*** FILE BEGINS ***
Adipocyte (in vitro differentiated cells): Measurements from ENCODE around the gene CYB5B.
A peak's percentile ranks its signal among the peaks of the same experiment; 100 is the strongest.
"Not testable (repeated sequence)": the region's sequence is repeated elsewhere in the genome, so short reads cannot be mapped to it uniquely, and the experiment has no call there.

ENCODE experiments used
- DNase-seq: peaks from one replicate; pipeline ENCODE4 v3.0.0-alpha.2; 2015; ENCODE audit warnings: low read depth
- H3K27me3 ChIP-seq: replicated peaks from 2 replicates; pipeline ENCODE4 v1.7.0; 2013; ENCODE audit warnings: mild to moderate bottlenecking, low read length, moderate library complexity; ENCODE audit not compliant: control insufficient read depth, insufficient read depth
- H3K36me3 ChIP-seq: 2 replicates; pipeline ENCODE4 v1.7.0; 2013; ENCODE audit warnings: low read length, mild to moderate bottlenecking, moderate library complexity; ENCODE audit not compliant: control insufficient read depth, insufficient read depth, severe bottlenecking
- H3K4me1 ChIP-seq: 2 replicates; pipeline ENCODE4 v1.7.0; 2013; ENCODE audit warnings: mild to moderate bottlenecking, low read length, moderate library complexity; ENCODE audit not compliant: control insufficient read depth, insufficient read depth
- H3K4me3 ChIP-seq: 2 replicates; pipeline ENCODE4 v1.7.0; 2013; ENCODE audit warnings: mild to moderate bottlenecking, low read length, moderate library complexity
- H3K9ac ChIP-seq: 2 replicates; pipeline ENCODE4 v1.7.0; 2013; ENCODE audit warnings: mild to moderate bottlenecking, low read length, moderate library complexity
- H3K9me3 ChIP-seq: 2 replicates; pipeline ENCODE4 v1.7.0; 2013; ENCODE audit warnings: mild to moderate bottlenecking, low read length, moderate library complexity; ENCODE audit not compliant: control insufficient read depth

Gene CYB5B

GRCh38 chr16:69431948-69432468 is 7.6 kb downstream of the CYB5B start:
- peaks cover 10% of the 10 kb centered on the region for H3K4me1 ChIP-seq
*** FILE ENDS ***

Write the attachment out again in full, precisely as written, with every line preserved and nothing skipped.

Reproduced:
Adipocyte (in vitro differentiated cells): Measurements from ENCODE around the gene CYB5B.
A peak's percentile ranks its signal among the peaks of the same experiment; 100 is the strongest.
"Not testable (repeated sequence)": the region's sequence is repeated elsewhere in the genome, so short reads cannot be mapped to it uniquely, and the experiment has no call there.

ENCODE experiments used
- DNase-seq: peaks from one replicate; pipeline ENCODE4 v3.0.0-alpha.2; 2015; ENCODE audit warnings: low read depth
- H3K27me3 ChIP-seq: replicated peaks from 2 replicates; pipeline ENCODE4 v1.7.0; 2013; ENCODE audit warnings: mild to moderate bottlenecking, low read length, moderate library complexity; ENCODE audit not compliant: control insufficient read depth, insufficient read depth
- H3K36me3 ChIP-seq: 2 replicates; pipeline ENCODE4 v1.7.0; 2013; ENCODE audit warnings: low read length, mild to moderate bottlenecking, moderate library complexity; ENCODE audit not compliant: control insufficient read depth, insufficient read depth, severe bottlenecking
- H3K4me1 ChIP-seq: 2 replicates; pipeline ENCODE4 v1.7.0; 2013; ENCODE audit warnings: mild to moderate bottlenecking, low read length, moderate library complexity; ENCODE audit not compliant: control insufficient read depth, insufficient read depth
- H3K4me3 ChIP-seq: 2 replicates; pipeline ENCODE4 v1.7.0; 2013; ENCODE audit warnings: mild to moderate bottlenecking, low read length, moderate library complexity
- H3K9ac ChIP-seq: 2 replicates; pipeline ENCODE4 v1.7.0; 2013; ENCODE audit warnings: mild to moderate bottlenecking, low read length, moderate library complexity
- H3K9me3 ChIP-seq: 2 replicates; pipeline ENCODE4 v1.7.0; 2013; ENCODE audit warnings: mild to moderate bottlenecking, low read length, moderate library complexity; ENCODE audit not compliant: control insufficient read depth

Gene CYB5B

GRCh38 chr16:69431948-69432468 is 7.6 kb downstream of the CYB5B start:
- peaks cover 10% of the 10 kb centered on the region for H3K4me1 ChIP-seq